A ten mile long climb aside, today started off nice enough. But the first rain (and lightning!) in almost two weeks was not as much fun, and my tent once again failed to perform its key function of keeping the rain out.
The warm temperature from last night, not surprisingly, didn’t last, but it was still warmer overnight than it had been recently, and it wasn’t too cold out this morning. While we didn’t start hiking much earlier than we have been (around 8 am), it didn’t take us much more than an hour to get started from when we got up.
Leaving our campsite near the Waptus River, CareFree and I continued through the forest, heading eastward along the north side of Waptus Lake, though far enough away that we never actually saw the lake through the trees. After a few miles, the trail turned north, away from the lake and up a valley, beginning a long climb. The morning was fairly uneventful; the trail was mostly forested, though as we headed uphill, the forest gradually thinned.
Around seven miles in, we stopped for a break alongside the trail near Deep Lake, in a flat area shaded by trees. Somewhat hungrier than usual, but also with a surplus of snacks I was getting tired of carrying, I ate two breaks worth of snacks.
Deep Lake’s outlet stream was the next “obstacle” on our way. While not very deep, the stream was probably about thirty feet wide. Fortunately, the trail maintainers put stepping stones in the water, and it was easy to cross and keep our feet dry.
A few more miles of switchbacks took us to a shoulder below Cathedral Rock, moving us from one mountain valley to the next. A sign warned of a possible difficult creek crossing a few miles ahead. An alternate route, several miles longer, would allow us to avoid the crossing, but since we’re now late in the season, there didn’t seem to be any compelling reason to go far out of our way to avoid a water crossing. We continued on, taking in more views before we descended again into the forest. At one point, we thought we could see Mount Baker, the northernmost of the Cascade volcanoes in Washington, though I’m not confident of that; I think it’s still too far away to see.
Around 2:30, we stopped for a break at that “difficult” crossing. It was a little tricky, but not really that bad. Earlier in the season with more water, though, I could see it being very difficult. Clouds were starting to roll in, and, being slightly worried of the possibility of rain later on, and knowing where the upcoming water and campsites were, I decided to turn the snack break turned into a dinner break. This took longer than I wanted, though; there wasn’t much in the way of tree cover near the creek, so all I had to hang my water filter from was a fallen log that was only a few feet off the ground, so filtering took much longer than I would have liked.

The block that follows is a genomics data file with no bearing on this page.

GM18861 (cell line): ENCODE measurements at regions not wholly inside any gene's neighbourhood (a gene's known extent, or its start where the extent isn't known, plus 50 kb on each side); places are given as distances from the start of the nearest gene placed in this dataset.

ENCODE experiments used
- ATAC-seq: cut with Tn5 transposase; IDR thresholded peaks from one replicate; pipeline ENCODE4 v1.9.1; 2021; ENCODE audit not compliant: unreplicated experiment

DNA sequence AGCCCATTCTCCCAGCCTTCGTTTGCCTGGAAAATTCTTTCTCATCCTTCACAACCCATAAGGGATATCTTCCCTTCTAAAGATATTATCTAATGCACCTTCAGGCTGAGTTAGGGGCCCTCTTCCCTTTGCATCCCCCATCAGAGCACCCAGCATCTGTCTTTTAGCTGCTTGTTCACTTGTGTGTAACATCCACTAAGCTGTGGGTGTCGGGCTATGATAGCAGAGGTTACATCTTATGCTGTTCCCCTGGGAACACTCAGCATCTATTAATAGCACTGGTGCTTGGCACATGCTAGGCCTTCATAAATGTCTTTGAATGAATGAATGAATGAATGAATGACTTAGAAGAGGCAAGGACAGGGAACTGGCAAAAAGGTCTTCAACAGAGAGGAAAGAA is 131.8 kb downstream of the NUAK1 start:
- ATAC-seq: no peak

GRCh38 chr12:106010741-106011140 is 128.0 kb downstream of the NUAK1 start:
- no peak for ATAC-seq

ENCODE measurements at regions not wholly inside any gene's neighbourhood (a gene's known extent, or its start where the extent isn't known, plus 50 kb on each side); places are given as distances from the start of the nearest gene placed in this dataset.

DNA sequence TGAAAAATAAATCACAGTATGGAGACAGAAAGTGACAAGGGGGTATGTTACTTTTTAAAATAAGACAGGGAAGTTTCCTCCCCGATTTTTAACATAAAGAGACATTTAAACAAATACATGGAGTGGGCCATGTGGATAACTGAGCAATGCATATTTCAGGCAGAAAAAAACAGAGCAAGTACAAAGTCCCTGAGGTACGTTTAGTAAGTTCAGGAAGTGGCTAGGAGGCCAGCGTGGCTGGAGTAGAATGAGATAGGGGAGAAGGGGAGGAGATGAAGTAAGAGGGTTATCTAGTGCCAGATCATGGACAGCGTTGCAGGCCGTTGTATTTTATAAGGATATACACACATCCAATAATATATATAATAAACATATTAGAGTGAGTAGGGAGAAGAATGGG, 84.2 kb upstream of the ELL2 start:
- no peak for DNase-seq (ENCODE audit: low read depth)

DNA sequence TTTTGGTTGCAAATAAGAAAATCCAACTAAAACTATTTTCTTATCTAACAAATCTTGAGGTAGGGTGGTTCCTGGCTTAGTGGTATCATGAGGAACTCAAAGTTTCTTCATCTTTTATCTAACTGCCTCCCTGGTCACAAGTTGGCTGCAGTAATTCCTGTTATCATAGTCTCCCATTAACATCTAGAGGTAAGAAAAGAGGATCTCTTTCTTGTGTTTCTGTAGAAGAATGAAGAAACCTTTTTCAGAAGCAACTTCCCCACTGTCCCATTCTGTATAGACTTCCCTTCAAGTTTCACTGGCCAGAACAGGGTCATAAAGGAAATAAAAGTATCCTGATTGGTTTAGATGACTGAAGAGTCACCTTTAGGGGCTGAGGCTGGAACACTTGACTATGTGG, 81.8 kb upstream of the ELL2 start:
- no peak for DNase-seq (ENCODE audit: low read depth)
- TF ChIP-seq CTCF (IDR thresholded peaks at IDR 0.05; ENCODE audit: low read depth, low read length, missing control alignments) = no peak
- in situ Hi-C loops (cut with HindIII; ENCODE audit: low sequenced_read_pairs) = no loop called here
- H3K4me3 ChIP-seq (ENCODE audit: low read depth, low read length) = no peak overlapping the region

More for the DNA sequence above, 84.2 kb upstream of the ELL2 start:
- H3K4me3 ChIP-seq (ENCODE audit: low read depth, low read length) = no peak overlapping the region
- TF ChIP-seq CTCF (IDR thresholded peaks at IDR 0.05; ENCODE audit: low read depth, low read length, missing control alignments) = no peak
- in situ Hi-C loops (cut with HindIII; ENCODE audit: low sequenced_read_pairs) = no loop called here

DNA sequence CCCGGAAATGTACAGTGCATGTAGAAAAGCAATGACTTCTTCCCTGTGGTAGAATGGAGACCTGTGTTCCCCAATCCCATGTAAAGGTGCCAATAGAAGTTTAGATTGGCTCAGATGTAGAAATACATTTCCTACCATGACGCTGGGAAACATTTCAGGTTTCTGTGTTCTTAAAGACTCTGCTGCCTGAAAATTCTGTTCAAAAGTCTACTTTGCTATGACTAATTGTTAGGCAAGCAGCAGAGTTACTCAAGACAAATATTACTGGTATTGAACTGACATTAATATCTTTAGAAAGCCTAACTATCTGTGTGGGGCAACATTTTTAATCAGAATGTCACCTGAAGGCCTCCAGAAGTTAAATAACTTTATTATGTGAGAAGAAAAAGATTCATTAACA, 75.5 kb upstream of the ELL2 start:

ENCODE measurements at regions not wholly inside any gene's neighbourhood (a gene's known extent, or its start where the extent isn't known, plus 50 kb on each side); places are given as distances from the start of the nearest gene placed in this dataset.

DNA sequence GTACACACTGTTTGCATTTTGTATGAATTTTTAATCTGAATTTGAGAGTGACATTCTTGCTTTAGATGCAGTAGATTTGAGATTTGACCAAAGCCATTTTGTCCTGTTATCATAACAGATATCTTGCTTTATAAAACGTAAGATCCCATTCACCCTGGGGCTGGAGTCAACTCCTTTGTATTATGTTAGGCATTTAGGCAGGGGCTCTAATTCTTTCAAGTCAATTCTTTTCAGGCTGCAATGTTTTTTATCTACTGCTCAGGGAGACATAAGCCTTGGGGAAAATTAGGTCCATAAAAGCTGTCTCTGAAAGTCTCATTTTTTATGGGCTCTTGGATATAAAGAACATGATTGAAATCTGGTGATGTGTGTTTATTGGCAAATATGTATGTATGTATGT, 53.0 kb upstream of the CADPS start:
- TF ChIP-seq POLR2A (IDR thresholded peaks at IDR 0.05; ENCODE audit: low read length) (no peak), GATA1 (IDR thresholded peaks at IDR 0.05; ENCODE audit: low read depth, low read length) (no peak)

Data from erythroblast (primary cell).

We continued on after dinner, mostly under tree cover, and again heading back uphill. The clouds continued to blow in, and eventually completely covered the sky, bringing with them a light rain.
Around 6:40, we reached a campsite near the Deception Lakes, and tried to decide what to do. We didn’t really want to hike further, but while hiking in the rain isn’t terribly much fun, stopping and setting up a tent while it’s raining isn’t great either. So, one option was to go another 2.4 miles to the next campsite on the other side of the mountain; we’d get there around sunset, but since we already had dinner, all we’d have to do is set up the tent and then hide inside. But, according to the guide, it was a small campsite, and we’d run the risk of getting there and wind up having to go further to actually get a campsite.
But, with it raining, we almost were about to continue on, when the weather made our decision for us. As we were discussing, the rain intensified, and then the rumble of thunder filled the air. That ended the discussion; we weren’t going anywhere, not with thunder and lightning. Fortunately, the rain briefly slowed for a few minutes while I was setting my tent up, but the nice thing about having a one-piece tent is that the inside isn’t going to get wet while setting it up if you’re at least a little bit careful.
With our packs outside the tent, though, there was no way they were going to stay dry, since neither of them fit cleanly within the vestibules. CareFree’s tent’s rainfly came to the rescue. With it not otherwise in use, we wrapped our packs inside her rainfly, so even though they stuck out from the vestibule, they were covered and didn’t have to sit directly on the ground.
We made it just under 19 miles today, which was nice, but that still leaves us about 18 to go to get to Stevens Pass tomorrow. So, we decided to try and get to sleep early so we could get up at 5 am tomorrow to get an early start on getting into town.
We were interrupted, though, by water dripping on the foot of our sleeping bags. The light rain still falling was enough to find its way into some hole around the attachment mount for the guyline for the back wall of the tent. I grudgingly went outside to put sealing tape around the mount, though with the tent damp from the rain that had already fallen, I have my doubts that the tape is going to hold, and I’ll probably have to re-seal it when my tent is dry, but at least for now, it seems to be doing the trick. Hopefully, I’ll be able to do that in Skykomish tomorrow. At least, though, roof didn’t seem to be leaking; the the tape I put over the roof after the last time it rained seemed to be working.